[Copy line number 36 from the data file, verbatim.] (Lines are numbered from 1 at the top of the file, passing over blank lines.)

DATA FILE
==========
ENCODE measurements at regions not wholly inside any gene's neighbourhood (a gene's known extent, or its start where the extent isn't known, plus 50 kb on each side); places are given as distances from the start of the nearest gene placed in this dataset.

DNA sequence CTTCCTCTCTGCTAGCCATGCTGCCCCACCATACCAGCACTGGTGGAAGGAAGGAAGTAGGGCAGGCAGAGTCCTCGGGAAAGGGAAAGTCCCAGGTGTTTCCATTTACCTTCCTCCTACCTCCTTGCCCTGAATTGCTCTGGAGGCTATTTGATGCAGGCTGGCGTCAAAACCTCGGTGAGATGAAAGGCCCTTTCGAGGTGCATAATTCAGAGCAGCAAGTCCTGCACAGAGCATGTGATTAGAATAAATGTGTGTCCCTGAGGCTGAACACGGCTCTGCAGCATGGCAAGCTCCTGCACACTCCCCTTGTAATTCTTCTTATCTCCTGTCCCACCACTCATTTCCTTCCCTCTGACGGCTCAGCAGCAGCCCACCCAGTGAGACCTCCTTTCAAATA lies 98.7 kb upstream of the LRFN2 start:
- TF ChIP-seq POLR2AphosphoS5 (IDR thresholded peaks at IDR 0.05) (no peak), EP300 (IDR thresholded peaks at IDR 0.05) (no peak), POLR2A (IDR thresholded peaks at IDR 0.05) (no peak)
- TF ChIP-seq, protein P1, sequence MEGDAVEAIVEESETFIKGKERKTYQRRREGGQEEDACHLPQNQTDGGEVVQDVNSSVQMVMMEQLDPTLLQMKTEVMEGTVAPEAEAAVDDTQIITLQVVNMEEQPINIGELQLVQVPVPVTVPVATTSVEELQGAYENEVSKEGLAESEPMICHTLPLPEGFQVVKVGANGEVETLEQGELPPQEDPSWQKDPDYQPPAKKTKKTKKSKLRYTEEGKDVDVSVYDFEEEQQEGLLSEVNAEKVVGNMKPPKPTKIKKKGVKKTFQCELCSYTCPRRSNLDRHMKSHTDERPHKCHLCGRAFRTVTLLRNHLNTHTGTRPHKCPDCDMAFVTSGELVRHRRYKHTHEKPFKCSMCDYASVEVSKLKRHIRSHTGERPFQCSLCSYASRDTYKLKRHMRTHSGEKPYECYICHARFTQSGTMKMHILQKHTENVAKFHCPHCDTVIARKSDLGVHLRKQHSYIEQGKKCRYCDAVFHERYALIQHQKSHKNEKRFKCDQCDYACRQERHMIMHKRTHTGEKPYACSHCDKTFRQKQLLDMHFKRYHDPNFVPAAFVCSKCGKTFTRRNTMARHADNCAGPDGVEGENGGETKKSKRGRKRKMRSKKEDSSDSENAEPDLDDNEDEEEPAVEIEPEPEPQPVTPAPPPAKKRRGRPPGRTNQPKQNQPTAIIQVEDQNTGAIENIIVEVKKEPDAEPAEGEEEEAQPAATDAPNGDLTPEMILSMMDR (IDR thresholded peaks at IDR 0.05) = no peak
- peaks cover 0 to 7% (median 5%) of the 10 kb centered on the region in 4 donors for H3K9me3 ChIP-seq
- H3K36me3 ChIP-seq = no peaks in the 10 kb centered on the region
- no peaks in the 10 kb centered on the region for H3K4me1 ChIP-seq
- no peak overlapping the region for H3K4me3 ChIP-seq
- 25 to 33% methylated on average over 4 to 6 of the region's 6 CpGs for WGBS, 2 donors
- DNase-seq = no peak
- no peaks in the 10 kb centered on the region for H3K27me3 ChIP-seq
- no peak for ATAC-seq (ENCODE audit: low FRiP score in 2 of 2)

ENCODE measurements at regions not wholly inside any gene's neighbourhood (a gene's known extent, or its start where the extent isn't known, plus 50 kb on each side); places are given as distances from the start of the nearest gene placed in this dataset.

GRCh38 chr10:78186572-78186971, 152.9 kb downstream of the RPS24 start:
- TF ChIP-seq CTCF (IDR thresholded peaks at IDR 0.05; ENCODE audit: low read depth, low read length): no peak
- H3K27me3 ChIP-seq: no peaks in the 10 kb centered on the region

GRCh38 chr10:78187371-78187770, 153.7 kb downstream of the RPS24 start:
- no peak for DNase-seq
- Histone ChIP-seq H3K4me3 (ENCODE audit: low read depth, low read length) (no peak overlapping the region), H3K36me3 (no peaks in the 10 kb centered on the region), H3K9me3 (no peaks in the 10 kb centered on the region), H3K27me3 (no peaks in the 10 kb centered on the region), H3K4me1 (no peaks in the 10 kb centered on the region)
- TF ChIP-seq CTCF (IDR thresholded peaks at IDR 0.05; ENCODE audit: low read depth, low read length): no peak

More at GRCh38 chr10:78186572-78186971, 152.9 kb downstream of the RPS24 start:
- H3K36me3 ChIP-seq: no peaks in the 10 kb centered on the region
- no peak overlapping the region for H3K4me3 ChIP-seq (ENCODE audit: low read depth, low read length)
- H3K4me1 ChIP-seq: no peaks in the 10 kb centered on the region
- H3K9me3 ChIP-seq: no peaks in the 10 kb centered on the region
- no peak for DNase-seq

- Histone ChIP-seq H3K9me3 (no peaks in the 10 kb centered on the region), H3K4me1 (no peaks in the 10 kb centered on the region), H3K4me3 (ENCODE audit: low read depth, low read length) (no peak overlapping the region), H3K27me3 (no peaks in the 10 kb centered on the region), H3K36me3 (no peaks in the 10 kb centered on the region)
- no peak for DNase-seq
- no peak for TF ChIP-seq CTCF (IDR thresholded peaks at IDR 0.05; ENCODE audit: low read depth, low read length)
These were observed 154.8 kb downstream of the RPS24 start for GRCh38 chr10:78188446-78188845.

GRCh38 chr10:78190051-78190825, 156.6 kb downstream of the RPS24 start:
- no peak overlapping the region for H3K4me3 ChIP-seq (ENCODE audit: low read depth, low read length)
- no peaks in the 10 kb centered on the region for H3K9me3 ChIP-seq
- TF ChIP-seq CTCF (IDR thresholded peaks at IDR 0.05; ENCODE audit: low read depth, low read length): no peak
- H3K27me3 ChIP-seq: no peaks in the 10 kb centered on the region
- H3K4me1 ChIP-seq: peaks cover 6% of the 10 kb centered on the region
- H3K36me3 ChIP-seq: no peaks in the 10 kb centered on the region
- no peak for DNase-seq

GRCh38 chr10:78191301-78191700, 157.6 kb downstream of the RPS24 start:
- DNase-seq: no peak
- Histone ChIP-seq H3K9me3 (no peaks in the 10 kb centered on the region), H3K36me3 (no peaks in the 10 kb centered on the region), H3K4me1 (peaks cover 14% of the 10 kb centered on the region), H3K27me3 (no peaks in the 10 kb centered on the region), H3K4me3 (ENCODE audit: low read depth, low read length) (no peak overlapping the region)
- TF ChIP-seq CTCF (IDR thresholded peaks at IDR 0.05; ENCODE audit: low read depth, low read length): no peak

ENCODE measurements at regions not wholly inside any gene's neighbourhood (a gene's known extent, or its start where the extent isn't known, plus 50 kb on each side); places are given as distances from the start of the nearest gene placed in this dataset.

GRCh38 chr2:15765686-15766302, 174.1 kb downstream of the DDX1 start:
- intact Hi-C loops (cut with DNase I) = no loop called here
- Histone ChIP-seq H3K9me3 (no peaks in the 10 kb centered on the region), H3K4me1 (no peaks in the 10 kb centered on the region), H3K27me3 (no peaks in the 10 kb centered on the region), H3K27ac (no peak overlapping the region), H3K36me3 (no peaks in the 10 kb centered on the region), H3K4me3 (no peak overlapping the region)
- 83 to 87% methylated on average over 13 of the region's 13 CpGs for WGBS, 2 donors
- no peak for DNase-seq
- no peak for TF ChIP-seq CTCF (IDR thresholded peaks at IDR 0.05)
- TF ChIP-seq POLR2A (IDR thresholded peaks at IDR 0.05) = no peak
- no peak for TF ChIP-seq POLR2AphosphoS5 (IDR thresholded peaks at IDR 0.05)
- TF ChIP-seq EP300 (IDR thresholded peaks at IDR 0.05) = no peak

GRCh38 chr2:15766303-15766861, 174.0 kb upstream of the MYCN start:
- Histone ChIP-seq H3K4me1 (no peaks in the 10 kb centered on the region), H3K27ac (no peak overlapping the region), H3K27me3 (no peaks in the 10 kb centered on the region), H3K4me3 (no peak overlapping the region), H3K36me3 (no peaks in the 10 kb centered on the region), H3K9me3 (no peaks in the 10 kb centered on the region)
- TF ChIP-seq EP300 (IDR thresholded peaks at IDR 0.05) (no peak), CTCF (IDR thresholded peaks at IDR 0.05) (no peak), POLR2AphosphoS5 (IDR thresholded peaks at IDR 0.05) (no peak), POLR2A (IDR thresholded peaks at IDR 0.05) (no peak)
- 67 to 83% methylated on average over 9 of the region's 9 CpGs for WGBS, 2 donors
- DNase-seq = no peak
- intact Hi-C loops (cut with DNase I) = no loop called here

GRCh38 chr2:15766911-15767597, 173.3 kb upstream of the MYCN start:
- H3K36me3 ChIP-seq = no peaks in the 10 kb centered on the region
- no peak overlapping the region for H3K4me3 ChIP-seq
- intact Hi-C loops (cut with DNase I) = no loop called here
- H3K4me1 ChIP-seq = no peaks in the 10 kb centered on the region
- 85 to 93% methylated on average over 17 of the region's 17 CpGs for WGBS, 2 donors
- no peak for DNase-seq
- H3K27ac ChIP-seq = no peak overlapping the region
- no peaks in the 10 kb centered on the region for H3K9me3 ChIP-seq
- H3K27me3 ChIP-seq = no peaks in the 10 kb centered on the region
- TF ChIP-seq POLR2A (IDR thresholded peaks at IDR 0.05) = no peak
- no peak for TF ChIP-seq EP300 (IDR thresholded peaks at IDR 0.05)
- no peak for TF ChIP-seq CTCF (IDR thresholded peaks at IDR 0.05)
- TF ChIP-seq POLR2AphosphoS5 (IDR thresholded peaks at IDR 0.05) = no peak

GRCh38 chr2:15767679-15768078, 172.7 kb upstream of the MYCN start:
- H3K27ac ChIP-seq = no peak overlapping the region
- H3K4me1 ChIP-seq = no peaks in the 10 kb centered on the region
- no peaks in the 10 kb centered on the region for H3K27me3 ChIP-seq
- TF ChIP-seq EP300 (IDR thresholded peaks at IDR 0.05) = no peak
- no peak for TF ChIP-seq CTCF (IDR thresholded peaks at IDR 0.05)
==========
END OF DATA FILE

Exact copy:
- H3K4me1 ChIP-seq: peaks cover 6% of the 10 kb centered on the region